Chelsea Does …

Rated TV-MA {4 out of 5 stars}

My first introduction to Chelsea Handler was her essay collection unapologetically titled My Horizontal Life. I remember thinking something along the lines of, “A woman is being blatant about her wackiest one-night-stands? Some of them with well-endowed midgets? And she uses the word ‘midgets’?! This is going to be phenomenal. People are going to be mad.” It was. And they were. Still, it didn’t stop her from becoming one of the most influential ladies in comedy.

After ending a seven-year run of Chelsea Lately, her popular talk show on E!, Handler set her sights on the next big thing: Netflix. And of course, it made sense for Handler to tackle some of pop culture’s most heated topics: marriage, Silicon Valley, racism and drugs. Think Morgan Spurlock. Think Chuck Klosterman. Think Penn & Teller.

Chelsea Does premiered on Netflix on Jan. 23, 2016 and with only four episodes clocking in around an hour each, the show is an easy watch while you’re making dinner, flipping through Tinder or feeding your dog(s). Unlike her talk show, Chelsea Does is a documentary-hybrid that shifts the focus away from her usual tabloid fodder and toward the bigger issues that face our generation.

Chelsea does marrage

In the first episode, “Chelsea Does … Marriage,” Handler blatantly rails against the very idea of the sacred union, stating that the idea of walking down an aisle makes her “nauseous.” She goes on to speak with various professionals, match makers and couples about the topic—from a kid’s perspective, to a Vegas drive-thru chapel ceremony, to the founder and CEO of the infamous Ashley Madison site (whom she interviewed months before the site’s massive data hack), to a polyamorous group in their “home”: a BDSM dungeon full of whips and chains.

Needless to say, things get interesting. If Handler hasn’t trademarked her judgmental eyebrow raises, I think she should. I can’t say I blame her: if it’s one thing I’ve learned from being perpetually unmarried, it’s that happiness does not mean a ring on your finger and a house/S&M dungeon in the suburbs: happiness can also mean ending the day in bed with your dog watching Eric Bana’s nude scene in the Hulk for the millionth time. Whatever. We’ll both make fantastic ex-wives one day.

Chelsea Does

In the second episode, Handler tackles technology at the source: Silicon Valley. Unlike the first episode, she doesn’t have any bitter, preconceived notions about the topic because she … well … doesn’t know anything about it. She admits that she doesn’t even really understand Netflix or “streaming,” so she travels to the source. She stumbles through a coding class with some youngsters, pitches an app to developers called “Gotta Go!” (an app that helps you get out of annoying situations/dates via calls and texts that you pre-program) and ends up spending time in a “technology detox” camp that involves many flannel-clad, bearded hipsters in the woods sitting on tree stumps talking about being detached from modern conveniences.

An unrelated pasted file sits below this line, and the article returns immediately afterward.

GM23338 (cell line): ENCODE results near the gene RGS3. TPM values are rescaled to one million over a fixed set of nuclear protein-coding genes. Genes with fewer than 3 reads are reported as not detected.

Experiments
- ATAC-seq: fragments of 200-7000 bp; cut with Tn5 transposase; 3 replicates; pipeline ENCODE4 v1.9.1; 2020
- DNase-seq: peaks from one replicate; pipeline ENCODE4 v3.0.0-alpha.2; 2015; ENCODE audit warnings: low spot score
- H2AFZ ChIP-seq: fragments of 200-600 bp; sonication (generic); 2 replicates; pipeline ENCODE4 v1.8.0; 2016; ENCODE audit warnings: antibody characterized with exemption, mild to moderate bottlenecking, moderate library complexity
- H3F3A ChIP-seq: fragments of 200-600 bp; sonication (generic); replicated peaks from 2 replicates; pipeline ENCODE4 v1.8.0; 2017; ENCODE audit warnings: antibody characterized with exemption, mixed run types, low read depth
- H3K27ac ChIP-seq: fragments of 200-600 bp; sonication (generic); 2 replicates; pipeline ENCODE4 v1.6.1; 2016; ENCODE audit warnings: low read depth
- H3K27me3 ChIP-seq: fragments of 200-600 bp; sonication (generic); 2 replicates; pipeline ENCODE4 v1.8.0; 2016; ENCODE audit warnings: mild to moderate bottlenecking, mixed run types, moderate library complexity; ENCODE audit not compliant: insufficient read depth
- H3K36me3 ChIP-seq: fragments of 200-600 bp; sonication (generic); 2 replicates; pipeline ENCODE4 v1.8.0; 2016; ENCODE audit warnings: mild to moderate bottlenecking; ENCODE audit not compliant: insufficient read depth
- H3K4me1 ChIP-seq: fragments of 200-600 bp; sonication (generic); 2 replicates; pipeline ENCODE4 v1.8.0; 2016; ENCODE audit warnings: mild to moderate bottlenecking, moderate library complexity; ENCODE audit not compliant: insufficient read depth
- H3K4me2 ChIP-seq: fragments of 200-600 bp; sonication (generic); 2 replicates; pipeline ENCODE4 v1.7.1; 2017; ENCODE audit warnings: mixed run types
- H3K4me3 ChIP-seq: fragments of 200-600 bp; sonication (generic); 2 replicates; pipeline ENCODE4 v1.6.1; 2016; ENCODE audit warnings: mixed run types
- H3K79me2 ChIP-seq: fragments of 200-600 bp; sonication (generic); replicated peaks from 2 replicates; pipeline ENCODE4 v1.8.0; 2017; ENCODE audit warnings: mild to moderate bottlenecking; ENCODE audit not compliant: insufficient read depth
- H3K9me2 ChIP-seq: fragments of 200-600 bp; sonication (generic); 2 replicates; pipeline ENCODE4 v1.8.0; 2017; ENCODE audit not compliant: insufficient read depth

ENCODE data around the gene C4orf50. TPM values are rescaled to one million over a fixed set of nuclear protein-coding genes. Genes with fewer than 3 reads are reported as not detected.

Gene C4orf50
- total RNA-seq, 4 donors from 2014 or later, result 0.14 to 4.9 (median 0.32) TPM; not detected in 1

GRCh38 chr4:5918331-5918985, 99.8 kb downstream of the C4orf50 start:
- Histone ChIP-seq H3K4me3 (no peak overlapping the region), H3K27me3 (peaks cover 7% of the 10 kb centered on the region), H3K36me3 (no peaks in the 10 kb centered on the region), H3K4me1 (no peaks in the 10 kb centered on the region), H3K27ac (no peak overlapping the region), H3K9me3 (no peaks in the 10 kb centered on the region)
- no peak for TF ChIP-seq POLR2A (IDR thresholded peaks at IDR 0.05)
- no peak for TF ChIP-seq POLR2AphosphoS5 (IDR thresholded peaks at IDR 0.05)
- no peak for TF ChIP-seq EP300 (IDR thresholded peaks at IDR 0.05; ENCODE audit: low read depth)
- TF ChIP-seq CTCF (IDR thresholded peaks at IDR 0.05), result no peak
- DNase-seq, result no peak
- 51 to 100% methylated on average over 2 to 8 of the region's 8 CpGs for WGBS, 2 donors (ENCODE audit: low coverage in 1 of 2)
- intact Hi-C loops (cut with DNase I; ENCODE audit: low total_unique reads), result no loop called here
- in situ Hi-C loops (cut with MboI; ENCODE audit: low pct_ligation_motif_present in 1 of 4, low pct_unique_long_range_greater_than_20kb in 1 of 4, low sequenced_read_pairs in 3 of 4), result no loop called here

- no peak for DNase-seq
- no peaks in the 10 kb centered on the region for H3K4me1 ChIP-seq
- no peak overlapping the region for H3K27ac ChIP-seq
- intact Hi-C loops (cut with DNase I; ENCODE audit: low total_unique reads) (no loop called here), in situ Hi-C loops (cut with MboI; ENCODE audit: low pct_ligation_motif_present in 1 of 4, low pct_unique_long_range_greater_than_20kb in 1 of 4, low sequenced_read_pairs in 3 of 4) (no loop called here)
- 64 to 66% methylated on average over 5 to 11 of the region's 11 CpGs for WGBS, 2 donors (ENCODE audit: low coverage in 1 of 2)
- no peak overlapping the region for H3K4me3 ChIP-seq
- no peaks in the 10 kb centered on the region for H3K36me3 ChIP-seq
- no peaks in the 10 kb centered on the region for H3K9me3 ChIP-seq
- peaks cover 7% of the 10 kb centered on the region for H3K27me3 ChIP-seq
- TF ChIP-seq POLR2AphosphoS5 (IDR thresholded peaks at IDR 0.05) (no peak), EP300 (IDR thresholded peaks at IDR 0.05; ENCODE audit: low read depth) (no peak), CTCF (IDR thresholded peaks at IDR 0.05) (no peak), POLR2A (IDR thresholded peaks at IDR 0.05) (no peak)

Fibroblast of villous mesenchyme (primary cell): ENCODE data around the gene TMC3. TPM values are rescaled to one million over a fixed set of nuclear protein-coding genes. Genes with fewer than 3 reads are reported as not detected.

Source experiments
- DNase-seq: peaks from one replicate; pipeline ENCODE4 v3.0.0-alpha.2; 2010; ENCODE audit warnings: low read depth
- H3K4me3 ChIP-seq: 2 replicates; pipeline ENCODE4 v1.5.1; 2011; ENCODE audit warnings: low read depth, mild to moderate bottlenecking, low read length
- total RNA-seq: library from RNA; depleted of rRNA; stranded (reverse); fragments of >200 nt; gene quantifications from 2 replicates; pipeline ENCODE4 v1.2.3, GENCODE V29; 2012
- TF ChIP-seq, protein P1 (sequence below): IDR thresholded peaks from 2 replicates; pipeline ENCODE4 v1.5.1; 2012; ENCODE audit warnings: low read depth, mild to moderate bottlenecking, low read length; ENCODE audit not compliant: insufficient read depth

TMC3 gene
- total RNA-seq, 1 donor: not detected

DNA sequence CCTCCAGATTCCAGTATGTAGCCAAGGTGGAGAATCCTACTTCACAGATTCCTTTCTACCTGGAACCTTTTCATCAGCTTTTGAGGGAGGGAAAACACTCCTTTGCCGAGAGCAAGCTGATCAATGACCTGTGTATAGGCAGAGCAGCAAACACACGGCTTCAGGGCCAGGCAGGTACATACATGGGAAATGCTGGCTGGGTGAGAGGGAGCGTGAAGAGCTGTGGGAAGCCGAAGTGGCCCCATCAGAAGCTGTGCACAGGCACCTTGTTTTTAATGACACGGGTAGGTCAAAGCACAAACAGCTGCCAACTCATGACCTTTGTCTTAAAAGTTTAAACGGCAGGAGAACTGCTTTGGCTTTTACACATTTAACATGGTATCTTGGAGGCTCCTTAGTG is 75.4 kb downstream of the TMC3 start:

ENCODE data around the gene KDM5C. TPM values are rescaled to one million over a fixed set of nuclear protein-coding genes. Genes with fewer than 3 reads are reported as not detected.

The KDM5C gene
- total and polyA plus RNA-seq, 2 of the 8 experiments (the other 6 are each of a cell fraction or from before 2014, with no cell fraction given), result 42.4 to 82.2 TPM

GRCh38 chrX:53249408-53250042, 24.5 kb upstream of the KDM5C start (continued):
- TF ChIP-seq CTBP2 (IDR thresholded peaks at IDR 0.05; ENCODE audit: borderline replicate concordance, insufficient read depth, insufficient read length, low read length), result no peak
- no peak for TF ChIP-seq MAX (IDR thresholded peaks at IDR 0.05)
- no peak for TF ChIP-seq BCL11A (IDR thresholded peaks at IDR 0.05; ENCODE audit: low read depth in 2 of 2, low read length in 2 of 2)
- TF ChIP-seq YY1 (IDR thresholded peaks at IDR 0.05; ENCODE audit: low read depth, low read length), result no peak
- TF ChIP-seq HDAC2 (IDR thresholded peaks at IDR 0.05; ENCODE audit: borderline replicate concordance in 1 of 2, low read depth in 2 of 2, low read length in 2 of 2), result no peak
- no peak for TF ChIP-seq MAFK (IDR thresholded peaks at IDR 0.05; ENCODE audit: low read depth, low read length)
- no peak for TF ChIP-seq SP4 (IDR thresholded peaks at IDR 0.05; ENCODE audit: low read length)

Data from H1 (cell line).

By the third episode, Handler seems to be running out of steam. The overarching theme of the show points toward unpacking big life questions with little to no resolution other than Handler’s classically flippant asides. In “Chelsea Does … Racism,” however, she seems to take more of the ribbing than she gives. She meets with Al Sharpton and a roundtable of media advocates against racism as she tries to put a finger on how the issue can still exist by today’s standards—especially considering that she is known for making fun of everyone equally. Her most compelling moment of the entire series happens during this episode, as she speaks with the family of Walter Lamar Scott, the unarmed man shot and killed by a police officer last year.

Chelsea does Race

And then she does exactly what I was worried she’d do in an episode about racism: she goes to Alabama and talks to some seemingly racist hillbillies about how un-racist they are. Speaking as someone who is from Alabama, I have to say in our defense … nothing, actually. That place sucks. There’s a reason I live in California now. Haha! … Kidding, y’all. Ahem, moving on: Handler visits a Southern plantation museum run by white people and doesn’t really prove any points other than the fact that people can be terrible.

“Chelsea Does … Drugs,” the final episode, takes us on a journey. A magical one. Handler talks to Willie Nelson about his pot business, draws pictures of her family while on Ambien, gets high with her friends around the dinner table (I’m sure they enjoyed watching themselves literally drool into their food in high-definition) and treks to Peru to try a potent hallucinogen known as ayahuasca under the supervision of a shaman. After failing to feel the effects of the drug the first go-round with her pals, she successfully trips balls the second time, tears streaming down her smiling face—perhaps the most genuinely positive emotion we evoke from Handler throughout the entire series.

In the end, what we learn from Chelsea Does is not perhaps what the hero is asking of her topics, but of what she seems to be asking herself and is simply, just like the rest of us, unable to answer without cracking a joke.

Chelsea does Drugs

    Mollie Hawkins

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    Sometimes I read comic books and pretend I'm impervious to danger. Then I spill coffee on myself.